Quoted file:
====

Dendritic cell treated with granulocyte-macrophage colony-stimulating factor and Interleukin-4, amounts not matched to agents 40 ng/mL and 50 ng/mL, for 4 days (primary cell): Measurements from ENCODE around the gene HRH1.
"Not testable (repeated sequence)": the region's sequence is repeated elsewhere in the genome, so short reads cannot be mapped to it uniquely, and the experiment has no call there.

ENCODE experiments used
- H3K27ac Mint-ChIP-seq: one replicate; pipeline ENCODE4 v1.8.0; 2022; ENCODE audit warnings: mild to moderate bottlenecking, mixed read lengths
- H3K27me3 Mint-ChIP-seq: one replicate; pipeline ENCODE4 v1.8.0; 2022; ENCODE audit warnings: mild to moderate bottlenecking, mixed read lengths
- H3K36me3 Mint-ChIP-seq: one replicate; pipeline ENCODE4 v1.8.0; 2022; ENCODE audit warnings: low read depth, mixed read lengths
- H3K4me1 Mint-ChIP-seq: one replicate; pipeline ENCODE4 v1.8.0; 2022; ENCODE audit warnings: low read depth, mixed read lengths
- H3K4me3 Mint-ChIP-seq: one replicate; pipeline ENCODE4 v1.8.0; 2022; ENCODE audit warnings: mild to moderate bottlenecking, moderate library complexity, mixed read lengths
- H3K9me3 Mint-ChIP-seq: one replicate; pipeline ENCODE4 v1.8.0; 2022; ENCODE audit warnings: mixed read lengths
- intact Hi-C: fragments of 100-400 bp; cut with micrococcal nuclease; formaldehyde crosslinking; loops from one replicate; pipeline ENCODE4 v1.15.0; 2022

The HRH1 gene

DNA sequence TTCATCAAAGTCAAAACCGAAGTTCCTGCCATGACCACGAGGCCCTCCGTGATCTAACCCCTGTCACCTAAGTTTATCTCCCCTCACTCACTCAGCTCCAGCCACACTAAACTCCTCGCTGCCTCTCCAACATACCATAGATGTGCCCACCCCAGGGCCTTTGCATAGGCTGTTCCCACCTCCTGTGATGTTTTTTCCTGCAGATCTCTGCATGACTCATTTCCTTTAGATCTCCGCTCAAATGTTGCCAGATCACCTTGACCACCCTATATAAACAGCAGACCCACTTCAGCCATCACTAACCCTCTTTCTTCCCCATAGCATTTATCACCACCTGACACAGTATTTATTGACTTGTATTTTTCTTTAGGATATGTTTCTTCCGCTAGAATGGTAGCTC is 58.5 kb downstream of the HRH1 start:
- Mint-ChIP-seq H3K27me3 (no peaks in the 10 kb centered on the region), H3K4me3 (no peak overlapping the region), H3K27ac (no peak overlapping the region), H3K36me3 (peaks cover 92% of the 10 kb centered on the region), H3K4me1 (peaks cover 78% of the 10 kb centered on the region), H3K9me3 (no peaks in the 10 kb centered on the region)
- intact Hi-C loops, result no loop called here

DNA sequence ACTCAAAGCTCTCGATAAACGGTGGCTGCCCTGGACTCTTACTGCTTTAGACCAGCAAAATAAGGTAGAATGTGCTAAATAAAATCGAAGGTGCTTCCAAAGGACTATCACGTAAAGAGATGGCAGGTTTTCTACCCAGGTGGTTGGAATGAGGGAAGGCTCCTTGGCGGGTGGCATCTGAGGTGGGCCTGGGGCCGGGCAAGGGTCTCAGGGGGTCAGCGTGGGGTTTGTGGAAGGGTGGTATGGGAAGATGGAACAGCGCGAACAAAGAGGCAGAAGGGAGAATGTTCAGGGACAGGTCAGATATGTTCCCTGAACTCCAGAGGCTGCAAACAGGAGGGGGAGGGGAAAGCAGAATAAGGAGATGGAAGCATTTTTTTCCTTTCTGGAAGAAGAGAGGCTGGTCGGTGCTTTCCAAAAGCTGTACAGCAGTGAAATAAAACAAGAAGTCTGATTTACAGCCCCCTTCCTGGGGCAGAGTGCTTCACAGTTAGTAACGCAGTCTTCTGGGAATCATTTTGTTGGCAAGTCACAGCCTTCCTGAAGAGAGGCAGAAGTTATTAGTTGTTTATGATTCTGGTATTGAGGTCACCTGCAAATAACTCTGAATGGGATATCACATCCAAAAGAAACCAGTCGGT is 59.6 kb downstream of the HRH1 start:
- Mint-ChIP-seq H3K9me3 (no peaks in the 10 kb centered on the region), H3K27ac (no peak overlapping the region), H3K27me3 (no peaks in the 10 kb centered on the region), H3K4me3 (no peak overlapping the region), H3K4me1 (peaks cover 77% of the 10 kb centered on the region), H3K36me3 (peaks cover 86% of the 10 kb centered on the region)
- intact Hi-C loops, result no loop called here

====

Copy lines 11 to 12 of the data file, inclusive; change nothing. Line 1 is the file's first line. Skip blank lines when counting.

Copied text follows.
The HRH1 gene

DNA sequence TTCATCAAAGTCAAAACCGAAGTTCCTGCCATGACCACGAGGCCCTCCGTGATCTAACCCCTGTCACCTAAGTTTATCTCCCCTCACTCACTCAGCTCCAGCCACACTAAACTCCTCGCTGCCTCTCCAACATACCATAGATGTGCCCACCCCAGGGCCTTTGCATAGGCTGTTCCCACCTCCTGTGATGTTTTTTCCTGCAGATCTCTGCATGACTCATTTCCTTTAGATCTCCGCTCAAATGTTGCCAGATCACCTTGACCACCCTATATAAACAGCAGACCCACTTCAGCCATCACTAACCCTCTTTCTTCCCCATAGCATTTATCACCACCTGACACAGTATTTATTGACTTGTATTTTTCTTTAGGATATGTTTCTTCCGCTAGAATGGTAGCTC is 58.5 kb downstream of the HRH1 start: